Nick Saviano has announced that he will not be working with Sloane Stephens in 2016, according to a press release published Monday on Saviano's High Performance Tennis Academy's website. The two had been working together since Stephens was 11 years old, and began working together on a full-time basis earlier this year.
In a press release published Monday on his tennis academy's website, Saviano announced he would not be working with Stephens starting in the new year.
“Coaching Sloane this past year at the major events and having her achieve outstanding results, in particular, winning her first WTA tour event in Washington D.C. was extremely rewarding and enjoyable,” Saviano said. “She has been a joy for me to work with her since she was 11 years old. I expect her to have a great year in 2016 and wish her all the best.”
The 59-year-old tennis coach, who had worked with Eugenie Bouchard prior to starting a full-time partnership with Stephens in 2015, “will continue coaching world-class juniors and professionals at Saviano High Performance Tennis Academy in Plantation, Florida,” according to the press release.
A Look Back at Stephens and Saviano's 2015 Partnership
Coming into 2015, Stephens was, in essence, in the tennis wilderness. She had worked with two coaches in 2014 in Paul Annacone and Thomas Högstedt, but never really found the form that catapuled her to a career high of number 11 in the world in early 2013. Moreover, the 22-year-old had yet to make the final of a single WTA event in five attempts, and was trying her hardest to break new ground.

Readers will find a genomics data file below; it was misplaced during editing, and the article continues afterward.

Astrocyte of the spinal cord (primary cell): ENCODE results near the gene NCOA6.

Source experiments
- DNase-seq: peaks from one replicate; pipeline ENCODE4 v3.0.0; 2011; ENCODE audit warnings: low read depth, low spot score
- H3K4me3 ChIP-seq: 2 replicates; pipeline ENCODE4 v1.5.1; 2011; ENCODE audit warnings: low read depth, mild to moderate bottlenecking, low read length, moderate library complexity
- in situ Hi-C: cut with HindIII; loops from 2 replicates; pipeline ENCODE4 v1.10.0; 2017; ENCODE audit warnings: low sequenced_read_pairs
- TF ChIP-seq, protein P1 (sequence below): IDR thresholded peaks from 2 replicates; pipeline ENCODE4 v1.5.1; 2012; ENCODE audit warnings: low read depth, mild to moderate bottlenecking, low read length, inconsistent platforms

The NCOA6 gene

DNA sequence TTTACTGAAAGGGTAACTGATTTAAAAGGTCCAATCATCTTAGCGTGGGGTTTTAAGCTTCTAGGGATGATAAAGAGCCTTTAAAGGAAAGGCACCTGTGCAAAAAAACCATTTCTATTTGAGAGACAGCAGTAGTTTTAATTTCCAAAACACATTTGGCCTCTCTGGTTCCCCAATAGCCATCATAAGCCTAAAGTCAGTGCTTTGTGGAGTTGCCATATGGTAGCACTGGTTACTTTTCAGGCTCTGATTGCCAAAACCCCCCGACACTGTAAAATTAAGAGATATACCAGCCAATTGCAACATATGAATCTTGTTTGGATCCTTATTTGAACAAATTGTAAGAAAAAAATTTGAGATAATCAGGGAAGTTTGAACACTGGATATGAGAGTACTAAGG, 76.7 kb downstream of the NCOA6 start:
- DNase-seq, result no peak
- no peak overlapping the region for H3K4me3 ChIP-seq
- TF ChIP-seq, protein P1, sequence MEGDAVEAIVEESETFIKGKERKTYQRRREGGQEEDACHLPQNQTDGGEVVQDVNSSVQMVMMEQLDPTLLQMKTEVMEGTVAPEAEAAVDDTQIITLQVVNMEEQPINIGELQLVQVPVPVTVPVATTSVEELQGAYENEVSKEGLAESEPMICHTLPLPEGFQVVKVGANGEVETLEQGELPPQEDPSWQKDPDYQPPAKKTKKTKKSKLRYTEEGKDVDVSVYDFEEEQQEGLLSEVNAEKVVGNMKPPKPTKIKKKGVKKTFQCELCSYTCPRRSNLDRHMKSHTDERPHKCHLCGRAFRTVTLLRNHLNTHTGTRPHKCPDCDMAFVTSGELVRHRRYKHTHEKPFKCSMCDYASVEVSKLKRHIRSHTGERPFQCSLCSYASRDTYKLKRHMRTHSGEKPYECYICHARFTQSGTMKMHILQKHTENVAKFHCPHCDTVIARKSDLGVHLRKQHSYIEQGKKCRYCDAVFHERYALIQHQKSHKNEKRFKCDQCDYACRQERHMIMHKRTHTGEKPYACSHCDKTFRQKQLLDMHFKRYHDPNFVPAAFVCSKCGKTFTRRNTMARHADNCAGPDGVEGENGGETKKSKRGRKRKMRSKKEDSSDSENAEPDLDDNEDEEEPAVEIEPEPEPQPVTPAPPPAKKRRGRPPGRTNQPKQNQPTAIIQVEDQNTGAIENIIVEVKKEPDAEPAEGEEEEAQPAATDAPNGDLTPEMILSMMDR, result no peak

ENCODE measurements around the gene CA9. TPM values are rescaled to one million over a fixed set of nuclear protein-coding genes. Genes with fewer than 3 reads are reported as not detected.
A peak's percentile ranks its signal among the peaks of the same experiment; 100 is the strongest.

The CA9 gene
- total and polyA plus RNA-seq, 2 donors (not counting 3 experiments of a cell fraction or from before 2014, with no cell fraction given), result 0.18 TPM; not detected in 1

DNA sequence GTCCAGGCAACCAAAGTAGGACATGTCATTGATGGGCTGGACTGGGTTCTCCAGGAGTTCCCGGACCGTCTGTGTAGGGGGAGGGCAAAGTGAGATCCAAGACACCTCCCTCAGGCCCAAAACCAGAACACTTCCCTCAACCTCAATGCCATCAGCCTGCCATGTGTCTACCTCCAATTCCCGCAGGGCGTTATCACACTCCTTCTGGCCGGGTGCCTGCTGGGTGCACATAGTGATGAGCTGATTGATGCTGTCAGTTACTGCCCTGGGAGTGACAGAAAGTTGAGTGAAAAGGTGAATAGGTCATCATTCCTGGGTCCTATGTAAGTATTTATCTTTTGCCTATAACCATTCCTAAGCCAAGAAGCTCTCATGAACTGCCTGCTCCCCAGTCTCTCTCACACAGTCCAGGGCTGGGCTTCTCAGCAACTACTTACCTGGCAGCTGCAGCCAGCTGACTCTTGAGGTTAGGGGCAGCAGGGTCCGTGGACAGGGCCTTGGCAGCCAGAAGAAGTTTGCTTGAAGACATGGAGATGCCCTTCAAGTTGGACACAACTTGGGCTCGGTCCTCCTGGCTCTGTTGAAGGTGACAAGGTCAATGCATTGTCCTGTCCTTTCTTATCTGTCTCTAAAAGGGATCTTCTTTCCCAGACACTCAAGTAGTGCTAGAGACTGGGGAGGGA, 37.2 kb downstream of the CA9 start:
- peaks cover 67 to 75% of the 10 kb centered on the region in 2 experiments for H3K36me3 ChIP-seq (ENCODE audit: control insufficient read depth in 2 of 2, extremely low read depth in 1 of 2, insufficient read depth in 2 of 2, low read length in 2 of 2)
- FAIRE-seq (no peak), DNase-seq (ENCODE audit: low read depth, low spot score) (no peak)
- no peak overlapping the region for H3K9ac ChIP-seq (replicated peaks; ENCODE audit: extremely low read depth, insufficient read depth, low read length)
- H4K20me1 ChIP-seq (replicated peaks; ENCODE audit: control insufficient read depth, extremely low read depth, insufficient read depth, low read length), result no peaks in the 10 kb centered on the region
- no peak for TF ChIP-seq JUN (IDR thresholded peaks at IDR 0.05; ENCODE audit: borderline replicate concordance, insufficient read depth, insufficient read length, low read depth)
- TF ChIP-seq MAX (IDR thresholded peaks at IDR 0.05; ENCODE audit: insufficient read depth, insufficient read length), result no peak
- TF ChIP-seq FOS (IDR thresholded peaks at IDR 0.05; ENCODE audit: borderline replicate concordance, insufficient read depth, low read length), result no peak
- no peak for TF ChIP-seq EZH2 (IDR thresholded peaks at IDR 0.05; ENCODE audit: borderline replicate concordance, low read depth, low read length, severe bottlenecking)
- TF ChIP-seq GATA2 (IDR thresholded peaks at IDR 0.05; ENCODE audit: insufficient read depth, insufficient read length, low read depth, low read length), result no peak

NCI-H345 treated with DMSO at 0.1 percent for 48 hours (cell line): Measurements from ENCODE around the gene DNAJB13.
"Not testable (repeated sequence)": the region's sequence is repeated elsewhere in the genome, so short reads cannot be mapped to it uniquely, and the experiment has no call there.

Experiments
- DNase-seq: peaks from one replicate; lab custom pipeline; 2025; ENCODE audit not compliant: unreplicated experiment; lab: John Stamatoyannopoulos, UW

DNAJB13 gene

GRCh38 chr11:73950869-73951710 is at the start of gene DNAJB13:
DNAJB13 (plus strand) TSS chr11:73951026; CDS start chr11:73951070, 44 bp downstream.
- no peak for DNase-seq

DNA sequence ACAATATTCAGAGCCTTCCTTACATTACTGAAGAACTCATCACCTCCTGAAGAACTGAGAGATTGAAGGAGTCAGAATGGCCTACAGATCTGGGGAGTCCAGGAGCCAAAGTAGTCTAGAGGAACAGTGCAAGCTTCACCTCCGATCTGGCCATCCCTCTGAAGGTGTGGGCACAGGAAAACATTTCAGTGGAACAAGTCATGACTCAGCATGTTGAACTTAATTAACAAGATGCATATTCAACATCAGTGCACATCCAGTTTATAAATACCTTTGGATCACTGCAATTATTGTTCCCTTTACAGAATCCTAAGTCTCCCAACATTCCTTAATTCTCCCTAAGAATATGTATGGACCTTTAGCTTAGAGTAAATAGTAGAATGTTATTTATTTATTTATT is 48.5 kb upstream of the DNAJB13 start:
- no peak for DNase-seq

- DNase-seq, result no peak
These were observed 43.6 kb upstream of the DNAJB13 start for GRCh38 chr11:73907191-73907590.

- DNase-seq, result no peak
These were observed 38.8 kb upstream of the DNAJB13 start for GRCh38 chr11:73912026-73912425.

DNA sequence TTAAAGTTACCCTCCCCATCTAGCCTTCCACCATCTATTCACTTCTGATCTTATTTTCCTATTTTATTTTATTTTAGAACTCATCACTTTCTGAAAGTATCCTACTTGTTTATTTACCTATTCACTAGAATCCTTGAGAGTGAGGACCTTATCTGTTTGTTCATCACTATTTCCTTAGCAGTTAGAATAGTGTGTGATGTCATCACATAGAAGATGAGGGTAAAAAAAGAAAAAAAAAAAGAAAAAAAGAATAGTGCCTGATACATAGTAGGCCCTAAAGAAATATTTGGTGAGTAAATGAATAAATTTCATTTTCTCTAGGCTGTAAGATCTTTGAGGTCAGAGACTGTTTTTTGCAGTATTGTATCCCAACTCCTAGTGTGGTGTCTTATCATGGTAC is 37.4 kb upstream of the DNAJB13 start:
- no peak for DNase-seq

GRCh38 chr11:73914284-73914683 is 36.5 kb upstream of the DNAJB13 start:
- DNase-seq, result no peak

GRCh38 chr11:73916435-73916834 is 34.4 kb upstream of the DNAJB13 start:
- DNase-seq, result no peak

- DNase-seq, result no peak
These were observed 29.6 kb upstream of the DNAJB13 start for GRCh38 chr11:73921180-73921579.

Because of this, Stephens decided to hire her childhood coach Nick Saviano, who had just parted ways with Eugenie Bouchard after the Canadian's incredible 2014 season.
The early results weren't particularly promising – two round one exits and two round two exits to players ranked slightly below her definitely wasn't part of a recipe for success.
However, all of this turned around in Indian Wells. Under Saviano's guidance, Stephens made it all the way to the fourth round, before falling to world number one Serena Williams in three sets.
That was only the beginning of a great next few months. A quarter final showing in Miami followed suit and despite having a couple of hitches, Stephens made it to the semi finals of Strasbourg and the fourth round of the French Open in back-to-back weeks, which was huge for the WTA Rising Star considering she was struggling to find any form at that time last season. Continuing her great run of form, the 22-year-old made the semi finals of Eastbourne and the third round of Wimbledon, which was followed up by a championship-winning run on the hard courts of Washington D.C.
With the help of Saviano, Stephens was able to begin every match with a more positive and “stay in the moment” mentality, something that had been deprived of her when she was struggling with confidence in 2014.
“It forced me to stay focused and just compete on every shot and just make sure that I'm having fun out there,” Stephens said in an interview during the Family Circle Cup. “And we work well together, and he really does motivate me and push me to do better. So it helps.”
Now with Nick Saviano out of the picture, who should Sloane Stephens' new coach be? Read this and give your thoughts.